It was New Year’s Eve. I was in a strange house in Maui. My teacher, whom I had met in person just two days before when I arrived from Canada, slept a few rooms away. It was late and the house was silent. I lay in bed, feeling like I was going to jump out of my skin. Tomorrow, January 1, 2010, I would begin my first silent retreat at Hale Pule. This was my opportunity, as a Yoga student and teacher, to become a yogini – to embrace the practices of Yoga and Ayurveda as the foundation for my life. But that would mean letting go, and in the darkness of that room, that felt very scary to me. My mind raced: “Are you sure you want to do this? Are you sure you want to take this direction with your life?”
I eventually remembered that I was a Yoga teacher and moved to the floor, sat down and practiced a few rounds of nadi shodhana pranayama. I chanted mantra to clear my mind. I realized that I was terrified of letting go of the comfort of mediocrity and the familiarity of my life as it was. I had spent so much time building who I thought I should be that I was resistant to tearing that down. Who was I? If I whole-heartedly embraced Yoga, what would I be like? I didn’t know.
That night I was physically alone, but I could feel that I was not spiritually alone. As I sat with closed eyes, a soft, gentle thought whispered, “It’s okay. It will be alright.” I made the decision to go to bed and trust that soft thought.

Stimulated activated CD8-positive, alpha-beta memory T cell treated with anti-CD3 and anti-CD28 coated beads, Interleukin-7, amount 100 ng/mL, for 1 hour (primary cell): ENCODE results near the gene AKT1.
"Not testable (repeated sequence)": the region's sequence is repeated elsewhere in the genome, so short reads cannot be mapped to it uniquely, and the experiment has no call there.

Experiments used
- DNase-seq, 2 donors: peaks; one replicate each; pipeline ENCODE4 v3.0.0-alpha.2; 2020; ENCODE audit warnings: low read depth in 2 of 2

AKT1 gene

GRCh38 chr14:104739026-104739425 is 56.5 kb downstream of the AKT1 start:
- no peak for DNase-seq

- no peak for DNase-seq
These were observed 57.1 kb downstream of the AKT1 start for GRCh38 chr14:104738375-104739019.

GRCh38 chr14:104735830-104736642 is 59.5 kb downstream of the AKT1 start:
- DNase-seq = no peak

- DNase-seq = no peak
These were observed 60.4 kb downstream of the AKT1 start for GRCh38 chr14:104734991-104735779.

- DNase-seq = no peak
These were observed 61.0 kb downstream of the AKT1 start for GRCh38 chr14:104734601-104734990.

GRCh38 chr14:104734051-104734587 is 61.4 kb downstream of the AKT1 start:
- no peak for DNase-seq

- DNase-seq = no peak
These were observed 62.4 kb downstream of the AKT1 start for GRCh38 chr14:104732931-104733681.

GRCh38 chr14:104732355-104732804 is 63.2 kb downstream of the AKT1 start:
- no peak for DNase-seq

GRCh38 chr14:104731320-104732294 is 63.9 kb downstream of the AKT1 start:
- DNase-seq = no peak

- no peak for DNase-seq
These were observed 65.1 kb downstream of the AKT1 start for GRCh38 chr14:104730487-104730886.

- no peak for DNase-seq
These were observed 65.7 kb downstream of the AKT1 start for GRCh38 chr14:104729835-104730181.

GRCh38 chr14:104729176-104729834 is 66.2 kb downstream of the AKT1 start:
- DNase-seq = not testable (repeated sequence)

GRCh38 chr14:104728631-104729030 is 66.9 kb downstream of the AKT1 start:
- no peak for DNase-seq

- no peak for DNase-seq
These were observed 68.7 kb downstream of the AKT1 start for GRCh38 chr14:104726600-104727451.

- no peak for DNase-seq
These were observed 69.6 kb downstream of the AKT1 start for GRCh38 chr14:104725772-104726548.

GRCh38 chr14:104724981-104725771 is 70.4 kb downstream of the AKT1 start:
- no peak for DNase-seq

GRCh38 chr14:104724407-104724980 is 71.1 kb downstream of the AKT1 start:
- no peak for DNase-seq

Hearing the call of my spirit
I don’t know what inspired me to inquire about Hale Pule’s silent meditation retreat on Maui – perhaps frustration at the continued ups and down in my energy, mental state and emotions. I had begun a mentorship with Myra from my home in Canada since completing my 200-hour Yoga teacher training in Maharashtra, India, but had never met her in person. Two weeks before the retreat began, I emailed to see if there was still space. There was, and with little thought aside from how fantastic it would be to spend time on a beach in December, I bought my ticket.
I had never planned to go to Hawaii – I didn’t know much about it and I was more interested in more exotic places like India, China and other Asian countries. Yet there I was – flying to Hawaii, to stay with a woman I had never actually met, to be silent. Silent. For NINE days. That thought made me feel slightly ill – nine days was a long time to be quiet, especially for a vata imbalanced woman who regularly talked over her discomfort.
I woke up the first day of the retreat and shared my late-night doubts with Myra. She looked up, unfazed, and laughed as she explained that it was common for people to have a crisis like I did. It was just my lower ego trying to hang on when it knew it was going to die. I wasn’t the only one in the group who was overcome with fear and doubt – she had already pacified two other women that morning! I thanked the universe for providing the validation that I was not alone and the feelings I had – the doubts, the questioning – were not signs to leave Hale Pule and abandon Yoga entirely. Rather, they were signs to move ahead.
Stepping onto my path